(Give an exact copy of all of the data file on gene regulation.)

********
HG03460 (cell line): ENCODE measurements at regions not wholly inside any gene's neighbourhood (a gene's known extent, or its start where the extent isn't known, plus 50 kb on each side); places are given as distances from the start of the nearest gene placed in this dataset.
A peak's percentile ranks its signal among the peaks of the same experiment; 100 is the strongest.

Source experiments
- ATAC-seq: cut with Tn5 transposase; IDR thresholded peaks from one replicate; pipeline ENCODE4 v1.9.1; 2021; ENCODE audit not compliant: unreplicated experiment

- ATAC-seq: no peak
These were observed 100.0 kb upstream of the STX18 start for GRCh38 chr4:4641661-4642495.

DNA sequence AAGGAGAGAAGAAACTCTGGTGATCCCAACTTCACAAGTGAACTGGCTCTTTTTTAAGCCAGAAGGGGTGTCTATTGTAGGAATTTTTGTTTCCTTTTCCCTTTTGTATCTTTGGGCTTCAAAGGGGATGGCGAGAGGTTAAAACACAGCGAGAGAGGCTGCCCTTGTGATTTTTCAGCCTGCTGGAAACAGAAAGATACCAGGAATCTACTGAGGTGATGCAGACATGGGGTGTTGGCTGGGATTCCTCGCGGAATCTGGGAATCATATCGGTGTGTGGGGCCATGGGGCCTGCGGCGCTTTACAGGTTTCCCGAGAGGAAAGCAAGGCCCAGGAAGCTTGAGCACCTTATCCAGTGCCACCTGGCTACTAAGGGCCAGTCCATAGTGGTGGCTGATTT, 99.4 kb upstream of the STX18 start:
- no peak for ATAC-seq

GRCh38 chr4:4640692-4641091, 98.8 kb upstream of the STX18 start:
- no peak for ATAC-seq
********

HG03460 (cell line): ENCODE measurements at regions not wholly inside any gene's neighbourhood (a gene's known extent, or its start where the extent isn't known, plus 50 kb on each side); places are given as distances from the start of the nearest gene placed in this dataset.
A peak's percentile ranks its signal among the peaks of the same experiment; 100 is the strongest.

Source experiments
- ATAC-seq: cut with Tn5 transposase; IDR thresholded peaks from one replicate; pipeline ENCODE4 v1.9.1; 2021; ENCODE audit not compliant: unreplicated experiment

- ATAC-seq: no peak
These were observed 100.0 kb upstream of the STX18 start for GRCh38 chr4:4641661-4642495.

DNA sequence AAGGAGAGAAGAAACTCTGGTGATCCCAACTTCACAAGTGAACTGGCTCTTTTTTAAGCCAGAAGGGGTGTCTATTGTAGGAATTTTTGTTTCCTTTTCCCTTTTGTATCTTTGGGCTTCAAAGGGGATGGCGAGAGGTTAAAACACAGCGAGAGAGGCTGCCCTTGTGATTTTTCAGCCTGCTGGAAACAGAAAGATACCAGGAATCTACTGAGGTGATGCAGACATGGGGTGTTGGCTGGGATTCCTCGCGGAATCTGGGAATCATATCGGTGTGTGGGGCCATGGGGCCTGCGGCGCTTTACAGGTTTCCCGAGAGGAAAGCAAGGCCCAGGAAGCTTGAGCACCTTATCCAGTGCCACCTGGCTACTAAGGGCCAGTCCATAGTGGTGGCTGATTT, 99.4 kb upstream of the STX18 start:
- no peak for ATAC-seq

GRCh38 chr4:4640692-4641091, 98.8 kb upstream of the STX18 start:
- no peak for ATAC-seq